I’ve spent today being “elsewhere”. And by that I mean not at church, and that included deliberately rummaging in the spirituality sections of local book stores. In a secondhand bookstore (the only one I know of in The Shire) I found an interesting looking book about the history of humans around The Mediterranean. And in another book store, I bought a set of Tarot cards – something I’ve been thinking about doing for years and years.
But I also decided to do the next five readings in the E100 series, and perhaps the next five, as well. There is time. Church is nearly two hours away.
I’ve up to E31. That block starts in 1 Samuel. I’ve also pulled out my dead-tree version of The Message to read rather than use my tablet. It’s just easier to read. But it also has decent forewards for each of the books of the Bible. So I read the one for 1 and 2 Samuel.
This is a transition point in Israel’s history. They have their land (more or less) and are mostly at peace with the neighbours. They are still struggling to follow God, though. However, the Israelites also start agitating for a King, rather than a mere God.
The narrative in these two books are some of the most well-known stories of the Bible. Samual, David, Saul; powerful stuff. The foreward in The Message to 1/2 Samuel makes the point that these books are about humans living as humans. Nothing more, nothing less. In general, they have trouble following God, just like all of us do. But I was arrested by Eugene Peterson’s description that the scripture does not show us how we ought to live, but shows us that we do live. Put another way (which he does), it is a reminder that God accepts us and loves us just as we are. There is no sign at the entrance to Christianity saying “you must be this good to enter”.
This is at once liberating, confronting and frustrating. So much of what passes for Christian teaching today says “you should do this and not that; you should be like this and not like that”. Authors have gotten better over the years at being less proscriptive and more persuasive, but still: it flies in the face of what a truly experienced evangelist such as Eugene Peterson reads from The Bible.
It also meshes neatly with my recent spiritual quest. I was kind of looking for a book that might be “Paganism For Disillusioned Christians”. Or “You’re Been A Christian: Now Here’s The Basics Of Wicca”. Or “The Tarot For The Bible Schooled”. Unsurprisingly, these things are not easy to find.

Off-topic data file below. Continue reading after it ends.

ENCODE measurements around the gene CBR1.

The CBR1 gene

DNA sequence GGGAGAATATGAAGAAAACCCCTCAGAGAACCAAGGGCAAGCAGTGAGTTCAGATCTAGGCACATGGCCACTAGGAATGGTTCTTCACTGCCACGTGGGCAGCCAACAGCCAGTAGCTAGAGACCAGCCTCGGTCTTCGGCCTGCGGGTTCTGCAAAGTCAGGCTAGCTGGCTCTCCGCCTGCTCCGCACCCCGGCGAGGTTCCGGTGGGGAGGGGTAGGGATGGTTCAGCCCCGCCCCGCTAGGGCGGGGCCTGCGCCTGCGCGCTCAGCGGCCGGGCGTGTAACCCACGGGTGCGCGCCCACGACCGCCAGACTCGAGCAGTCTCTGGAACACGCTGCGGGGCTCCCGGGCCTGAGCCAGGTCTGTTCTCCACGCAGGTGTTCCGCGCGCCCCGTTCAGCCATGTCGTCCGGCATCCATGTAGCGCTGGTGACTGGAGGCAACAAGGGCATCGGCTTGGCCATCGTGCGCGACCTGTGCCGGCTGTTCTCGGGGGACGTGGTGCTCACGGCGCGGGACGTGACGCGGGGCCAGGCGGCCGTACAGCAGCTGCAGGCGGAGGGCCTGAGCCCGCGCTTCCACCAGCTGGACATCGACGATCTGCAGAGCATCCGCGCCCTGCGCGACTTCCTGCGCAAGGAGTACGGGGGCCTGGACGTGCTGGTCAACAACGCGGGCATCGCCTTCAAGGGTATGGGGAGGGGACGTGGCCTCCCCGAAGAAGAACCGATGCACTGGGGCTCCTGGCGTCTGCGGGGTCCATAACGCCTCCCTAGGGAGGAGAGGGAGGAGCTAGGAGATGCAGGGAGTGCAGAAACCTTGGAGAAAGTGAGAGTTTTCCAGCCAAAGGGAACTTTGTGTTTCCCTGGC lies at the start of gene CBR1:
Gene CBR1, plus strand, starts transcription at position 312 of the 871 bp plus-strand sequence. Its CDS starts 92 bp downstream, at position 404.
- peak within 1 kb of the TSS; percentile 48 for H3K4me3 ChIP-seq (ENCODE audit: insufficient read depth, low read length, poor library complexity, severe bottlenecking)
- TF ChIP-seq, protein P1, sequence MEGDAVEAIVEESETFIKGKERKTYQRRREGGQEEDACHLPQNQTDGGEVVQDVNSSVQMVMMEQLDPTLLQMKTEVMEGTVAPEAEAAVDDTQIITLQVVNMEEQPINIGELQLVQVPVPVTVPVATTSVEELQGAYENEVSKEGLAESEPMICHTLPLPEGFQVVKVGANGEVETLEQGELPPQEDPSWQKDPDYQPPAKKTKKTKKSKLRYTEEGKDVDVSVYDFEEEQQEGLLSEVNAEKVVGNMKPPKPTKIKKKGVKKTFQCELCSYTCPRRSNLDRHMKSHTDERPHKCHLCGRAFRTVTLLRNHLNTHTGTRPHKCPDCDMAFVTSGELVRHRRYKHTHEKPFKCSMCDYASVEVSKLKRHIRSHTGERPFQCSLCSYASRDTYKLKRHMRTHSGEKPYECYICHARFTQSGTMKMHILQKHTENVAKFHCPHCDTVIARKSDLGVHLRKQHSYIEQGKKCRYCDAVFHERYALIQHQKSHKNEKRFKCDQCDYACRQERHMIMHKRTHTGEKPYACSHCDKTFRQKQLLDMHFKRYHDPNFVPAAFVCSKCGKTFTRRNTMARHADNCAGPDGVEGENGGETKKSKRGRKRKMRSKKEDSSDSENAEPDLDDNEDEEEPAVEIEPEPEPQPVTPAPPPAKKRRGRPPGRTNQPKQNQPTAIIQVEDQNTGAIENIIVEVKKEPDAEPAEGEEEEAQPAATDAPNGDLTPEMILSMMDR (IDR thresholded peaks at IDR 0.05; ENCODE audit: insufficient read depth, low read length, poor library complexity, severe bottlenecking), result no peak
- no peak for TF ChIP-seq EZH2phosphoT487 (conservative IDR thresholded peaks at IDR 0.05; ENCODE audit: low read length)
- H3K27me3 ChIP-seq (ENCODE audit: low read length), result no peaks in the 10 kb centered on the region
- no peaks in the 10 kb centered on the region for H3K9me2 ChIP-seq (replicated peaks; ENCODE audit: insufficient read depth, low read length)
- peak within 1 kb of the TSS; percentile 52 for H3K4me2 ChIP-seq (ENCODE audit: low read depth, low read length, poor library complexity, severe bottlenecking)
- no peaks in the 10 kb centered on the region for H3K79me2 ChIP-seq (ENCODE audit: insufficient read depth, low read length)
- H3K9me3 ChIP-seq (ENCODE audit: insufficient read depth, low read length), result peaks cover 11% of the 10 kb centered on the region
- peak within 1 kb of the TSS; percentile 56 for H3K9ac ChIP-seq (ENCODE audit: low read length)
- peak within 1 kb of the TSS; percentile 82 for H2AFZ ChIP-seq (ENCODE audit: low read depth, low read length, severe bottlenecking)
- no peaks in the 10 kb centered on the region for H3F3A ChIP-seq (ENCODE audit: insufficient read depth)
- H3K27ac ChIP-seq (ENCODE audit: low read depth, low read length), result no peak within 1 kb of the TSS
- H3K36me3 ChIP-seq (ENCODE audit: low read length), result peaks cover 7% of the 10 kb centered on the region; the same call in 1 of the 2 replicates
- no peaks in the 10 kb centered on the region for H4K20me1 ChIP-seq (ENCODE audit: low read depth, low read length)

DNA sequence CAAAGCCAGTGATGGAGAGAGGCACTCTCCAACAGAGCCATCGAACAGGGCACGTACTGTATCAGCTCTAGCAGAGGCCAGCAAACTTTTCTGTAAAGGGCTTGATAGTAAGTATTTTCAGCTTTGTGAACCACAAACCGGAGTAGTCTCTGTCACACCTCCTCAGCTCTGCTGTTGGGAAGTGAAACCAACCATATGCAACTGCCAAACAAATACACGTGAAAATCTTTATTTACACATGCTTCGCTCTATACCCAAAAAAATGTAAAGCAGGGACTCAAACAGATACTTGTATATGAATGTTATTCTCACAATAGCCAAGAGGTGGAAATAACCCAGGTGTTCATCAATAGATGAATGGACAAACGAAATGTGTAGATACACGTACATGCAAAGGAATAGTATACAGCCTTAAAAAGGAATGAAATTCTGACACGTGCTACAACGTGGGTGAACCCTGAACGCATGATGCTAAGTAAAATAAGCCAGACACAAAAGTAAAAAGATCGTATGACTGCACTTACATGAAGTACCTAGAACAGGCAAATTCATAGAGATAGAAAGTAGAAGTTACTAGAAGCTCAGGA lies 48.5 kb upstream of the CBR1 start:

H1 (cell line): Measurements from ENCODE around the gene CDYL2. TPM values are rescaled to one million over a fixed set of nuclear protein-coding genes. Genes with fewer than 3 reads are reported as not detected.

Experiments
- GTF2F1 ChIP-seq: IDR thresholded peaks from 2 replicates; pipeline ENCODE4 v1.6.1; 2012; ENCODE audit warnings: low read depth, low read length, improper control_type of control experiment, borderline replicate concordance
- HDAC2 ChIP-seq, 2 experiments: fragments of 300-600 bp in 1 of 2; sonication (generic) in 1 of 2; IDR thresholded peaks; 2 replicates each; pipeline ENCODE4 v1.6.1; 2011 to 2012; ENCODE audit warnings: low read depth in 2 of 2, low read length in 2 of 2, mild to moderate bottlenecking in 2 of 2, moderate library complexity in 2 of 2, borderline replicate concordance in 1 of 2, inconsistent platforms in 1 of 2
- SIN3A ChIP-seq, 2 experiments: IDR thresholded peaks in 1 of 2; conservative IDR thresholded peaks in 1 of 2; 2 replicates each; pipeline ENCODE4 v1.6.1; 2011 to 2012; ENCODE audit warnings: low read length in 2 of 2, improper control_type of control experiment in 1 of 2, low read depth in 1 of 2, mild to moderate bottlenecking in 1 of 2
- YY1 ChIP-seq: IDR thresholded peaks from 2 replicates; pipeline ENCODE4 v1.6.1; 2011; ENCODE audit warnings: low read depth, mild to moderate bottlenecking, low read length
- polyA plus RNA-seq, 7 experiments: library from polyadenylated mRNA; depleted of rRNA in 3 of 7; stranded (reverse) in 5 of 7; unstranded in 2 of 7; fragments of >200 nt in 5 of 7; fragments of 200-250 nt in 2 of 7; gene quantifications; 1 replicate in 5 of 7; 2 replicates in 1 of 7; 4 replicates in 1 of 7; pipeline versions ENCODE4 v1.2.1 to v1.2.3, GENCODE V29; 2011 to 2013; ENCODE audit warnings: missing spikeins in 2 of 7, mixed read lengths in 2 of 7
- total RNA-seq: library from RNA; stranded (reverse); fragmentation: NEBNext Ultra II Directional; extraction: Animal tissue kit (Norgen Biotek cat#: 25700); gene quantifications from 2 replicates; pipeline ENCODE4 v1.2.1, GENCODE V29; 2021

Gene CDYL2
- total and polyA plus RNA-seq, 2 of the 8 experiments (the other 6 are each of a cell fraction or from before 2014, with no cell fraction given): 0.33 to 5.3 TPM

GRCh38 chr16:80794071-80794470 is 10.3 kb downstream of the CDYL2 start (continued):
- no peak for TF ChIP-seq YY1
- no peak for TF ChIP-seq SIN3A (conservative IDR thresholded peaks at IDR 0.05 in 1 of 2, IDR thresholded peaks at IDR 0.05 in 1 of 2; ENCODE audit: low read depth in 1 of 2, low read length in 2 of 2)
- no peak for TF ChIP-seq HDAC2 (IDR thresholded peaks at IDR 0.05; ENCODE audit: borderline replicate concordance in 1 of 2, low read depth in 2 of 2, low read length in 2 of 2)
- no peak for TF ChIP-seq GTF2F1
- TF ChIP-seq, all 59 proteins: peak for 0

Perusing possible bookshelves and leafing through likely looking books this afternoon trying to divine their audience, I realized a few more things about this kind of quest. The first is that I’m not looking for Angelic Guidance or suchlike. The second is that there is a lot of reverence for the tools of Wiccan (and other) rituals that needs to be developed first. The third thing is that I’m looking for A Different God.
The Bible isn’t a history book. Not really. It never really was. It is true that The New Testament is strongly historical, and the evidence that a Jewish carpenter’s son called Yeshua lived roughy 2000 years ago and was crucified by the Romans is actually fairly strong. As is the existence of the Apostles and the effect they had on the world of their day.
But go back further and things get murky. Christians forget that all of the Bible scriptures were largely the product of editing. If you know it is there to look for it, it is not hard to discover editing in the Pentateuch – descriptions and narrative disagree with each other at many points. There is also evidence that the later “history” books were edited, though somewhat imperfectly, in an attempt to hide the fact that the Jews were very far from being strictly monotheistic until after The Return. There is also, in fact, some doubt for the historical existence of The Passover. And of Moses.
Knowing this, it makes it hard for me to accept the potted history in the early Old Testament. I want to explore what Might Really Be. I want my church to look at other work around but outside Scripture. I am really tired of the narrow view of staying “in The Bible”. Really tired.
So I’m looking for Another God. Or at least, A More Correct God. This meshes really interestingly with Peterson’s introduction to Samuel. It gives me hope that God – whoever or whatever he is – would be encouraging me to go look and moreover to look with a genuine sense of searching.
So I shall.